January Reading

Well, I just finished a book, and the one I began last week is barely started, so I guess this is my January reading list:

  1. Wizard’s First Rule by Terry Goodkind  (820 pages – finished 1/5/11)
  2. The Girl with the Dragon Tattoo by Stieg Larsson (590 pages – finished 1/8/11)
  3. Across the Wire: Life and Hard Times on the Mexican Border by Luis Alberto Urrea (190 pages – finished 1/11/11)
  4. Dark Paradise by Tami Hoag  (528 pages – finished 1/15/11)
  5. The Boleyn Inheritance by Philippa Gregory (518 pages – finished 1/21/11)
  6. Shadowfever by Karen Marie Moning (594 pages – finished 1/24/11)
  7. The Journey: A Spiritual Roadmap For Modern Pilgrims by Peter Kreeft (128  pages – finished 1/27/11)
  8. A Firing Offense by David Ignatius  (366 pages – finished 1/31/11)

Eight books, 3734 pages.  Not bad.   Not enough if I really want to try to reach my reading goal this year, but not bad.

The Goodkind  book, Wizard’s First Rule, needs no introduction to anyone who is likely to read it or even think about reading it.  It is the series behind the TV series Legend of the Seeker.  I absolutely loved the book.  I have not read the next one in the series only because I don’t have a copy of it and haven’t gotten to the library.  It will probably be what I read after the book I am currently reading.

What can I say about The Girl with the Dragon Tattoo?  I had put off reading it through laziness, I guess. It was every bit as good as I had been led to believe it was.  I don’t yet own the other books in the series, but I will be looking to add them to my collection soon.

I found Across the Wire at Goodwill and bought it because it is an important topic.  It was an interesting book but did not really give me any new insight.  I have lived too much in Latin America to be surprised by anything he talked about.  It was,nonetheless, an interesting book.  I am glad I read it.

Dark Paradise was a fun read.  My daughter, who is an attorney, is trying to leave the profession and California behind, and Montana is one of the places she is looking at.  That made it even more interesting to me.  It was not, of course, a serious book in any way, but they don’t all have to be!

The Boleyn Inheritance was every bit as good as I expected, having read The Constant Princess last year.  It was very enjoyable to read and taught me a lot about a period of English history that I studied but have long since forgotten.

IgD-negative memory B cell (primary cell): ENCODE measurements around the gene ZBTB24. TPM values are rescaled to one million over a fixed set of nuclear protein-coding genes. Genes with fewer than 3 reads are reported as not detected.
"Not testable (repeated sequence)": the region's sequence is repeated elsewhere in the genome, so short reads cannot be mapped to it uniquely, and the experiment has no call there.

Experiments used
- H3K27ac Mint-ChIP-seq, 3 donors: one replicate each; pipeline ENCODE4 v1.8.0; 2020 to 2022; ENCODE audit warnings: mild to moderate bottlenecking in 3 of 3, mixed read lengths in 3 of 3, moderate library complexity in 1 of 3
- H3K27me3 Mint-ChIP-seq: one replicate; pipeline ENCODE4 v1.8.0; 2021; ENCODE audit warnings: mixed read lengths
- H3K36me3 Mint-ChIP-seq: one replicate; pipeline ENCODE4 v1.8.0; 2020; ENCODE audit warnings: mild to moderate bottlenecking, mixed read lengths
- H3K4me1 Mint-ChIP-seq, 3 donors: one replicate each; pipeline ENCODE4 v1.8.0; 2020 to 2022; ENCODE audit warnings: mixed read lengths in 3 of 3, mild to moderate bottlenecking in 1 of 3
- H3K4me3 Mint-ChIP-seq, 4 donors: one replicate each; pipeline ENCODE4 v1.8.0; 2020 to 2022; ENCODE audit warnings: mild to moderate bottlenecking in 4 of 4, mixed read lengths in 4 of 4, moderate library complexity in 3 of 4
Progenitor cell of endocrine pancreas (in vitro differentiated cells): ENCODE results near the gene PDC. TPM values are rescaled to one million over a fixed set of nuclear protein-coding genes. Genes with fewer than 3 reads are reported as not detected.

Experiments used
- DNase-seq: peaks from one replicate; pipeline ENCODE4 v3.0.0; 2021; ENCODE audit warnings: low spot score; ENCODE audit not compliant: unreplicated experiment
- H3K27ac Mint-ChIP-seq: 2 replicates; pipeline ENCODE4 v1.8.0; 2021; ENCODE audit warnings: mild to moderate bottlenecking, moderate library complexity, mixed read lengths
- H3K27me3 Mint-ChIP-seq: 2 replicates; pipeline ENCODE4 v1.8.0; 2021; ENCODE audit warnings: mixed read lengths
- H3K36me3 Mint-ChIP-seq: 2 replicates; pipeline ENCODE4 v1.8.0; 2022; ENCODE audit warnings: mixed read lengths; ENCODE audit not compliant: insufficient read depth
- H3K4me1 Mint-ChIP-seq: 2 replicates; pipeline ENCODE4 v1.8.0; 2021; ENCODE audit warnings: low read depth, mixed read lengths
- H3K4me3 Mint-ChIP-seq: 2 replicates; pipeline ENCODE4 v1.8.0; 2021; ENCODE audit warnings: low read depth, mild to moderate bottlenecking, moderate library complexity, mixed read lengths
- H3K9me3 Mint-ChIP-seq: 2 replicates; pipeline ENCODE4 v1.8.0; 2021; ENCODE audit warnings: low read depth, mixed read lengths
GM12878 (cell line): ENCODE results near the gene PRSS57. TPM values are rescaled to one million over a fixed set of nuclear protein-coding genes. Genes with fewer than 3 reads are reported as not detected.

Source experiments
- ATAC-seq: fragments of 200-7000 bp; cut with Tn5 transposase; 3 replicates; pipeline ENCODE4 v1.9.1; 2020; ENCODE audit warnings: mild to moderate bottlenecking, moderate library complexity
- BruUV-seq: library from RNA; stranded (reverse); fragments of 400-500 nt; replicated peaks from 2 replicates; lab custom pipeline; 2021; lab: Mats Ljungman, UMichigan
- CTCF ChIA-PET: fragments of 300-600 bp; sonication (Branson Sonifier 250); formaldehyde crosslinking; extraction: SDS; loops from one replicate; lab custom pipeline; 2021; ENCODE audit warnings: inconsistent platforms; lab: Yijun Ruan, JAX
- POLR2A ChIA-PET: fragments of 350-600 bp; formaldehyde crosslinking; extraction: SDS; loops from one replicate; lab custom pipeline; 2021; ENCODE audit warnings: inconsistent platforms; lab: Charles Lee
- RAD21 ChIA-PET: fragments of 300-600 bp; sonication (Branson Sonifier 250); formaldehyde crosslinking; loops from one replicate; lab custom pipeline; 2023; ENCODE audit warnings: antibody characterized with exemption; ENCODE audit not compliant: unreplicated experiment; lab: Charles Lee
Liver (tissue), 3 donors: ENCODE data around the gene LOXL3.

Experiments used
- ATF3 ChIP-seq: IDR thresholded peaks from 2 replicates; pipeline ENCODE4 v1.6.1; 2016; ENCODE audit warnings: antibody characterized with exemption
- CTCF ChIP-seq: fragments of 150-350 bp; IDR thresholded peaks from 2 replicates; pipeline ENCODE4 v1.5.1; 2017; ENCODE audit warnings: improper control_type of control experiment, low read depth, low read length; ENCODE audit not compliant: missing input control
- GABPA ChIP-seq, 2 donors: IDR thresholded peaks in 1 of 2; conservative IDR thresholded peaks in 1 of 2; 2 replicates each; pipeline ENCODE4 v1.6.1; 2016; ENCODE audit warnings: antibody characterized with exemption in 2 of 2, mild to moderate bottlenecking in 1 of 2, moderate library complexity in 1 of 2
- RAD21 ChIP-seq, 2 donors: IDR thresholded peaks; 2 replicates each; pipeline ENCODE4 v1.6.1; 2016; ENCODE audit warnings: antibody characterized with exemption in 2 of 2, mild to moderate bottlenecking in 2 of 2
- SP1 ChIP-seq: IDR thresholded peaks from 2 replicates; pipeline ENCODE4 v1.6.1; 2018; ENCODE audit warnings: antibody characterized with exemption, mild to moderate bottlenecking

Shadowfever is the last in Moning’s Fever series. It came out on January 18, and I had it on the 20th.  As promised, it tied up the moose ends.  We know who and what the main character is.  But it seemed almost like Moning just wanted to be done with this series and move on.  Some of it doesn’t ring true.  I would rather she had written two books and made the parents’ reactions more believable, for instance.  There was also stuff that could have been left out without hurting the story at all. It was good, though, and if you start the series, you will want to finish it.

The Journey was a book by Peter Kreeft I had picked up somewhere a while back.  I picked it up and started reading it immediately after a chat with a student about faith and reason, and I couldn’t put it down.  I used others of Kreeft’s books when I taught at the seminary college, and I have always enjoyed his style.  He takes readers on a trip through different philosophical views, accompanies by Socrates, who helps him learn how to ask the right questions about each.  He lost me at the end of this book, though, because the final stage of the journey is deciding to accept Christ.  Since I am not a Christian, I found this part to be a little weak.  But  despite that, I learned things from the book.

The final book I read was A Firing Offense.  My husband recommended it, and I wanted an easy, engrossing book to finish off the month.  The story revolves around reporters who make some bad choices.  At the end, though, you like the protagonist and feel like he has come out OK.  I found it especially interesting in light of the current financial situation of newspapers and the current deplorable reporting of what passes as news.  The book was written in the late 1990s but seems like it describes situations today pretty well, too.

All in all, I don’t regret a single book I read.  You might want to give some of them a try.

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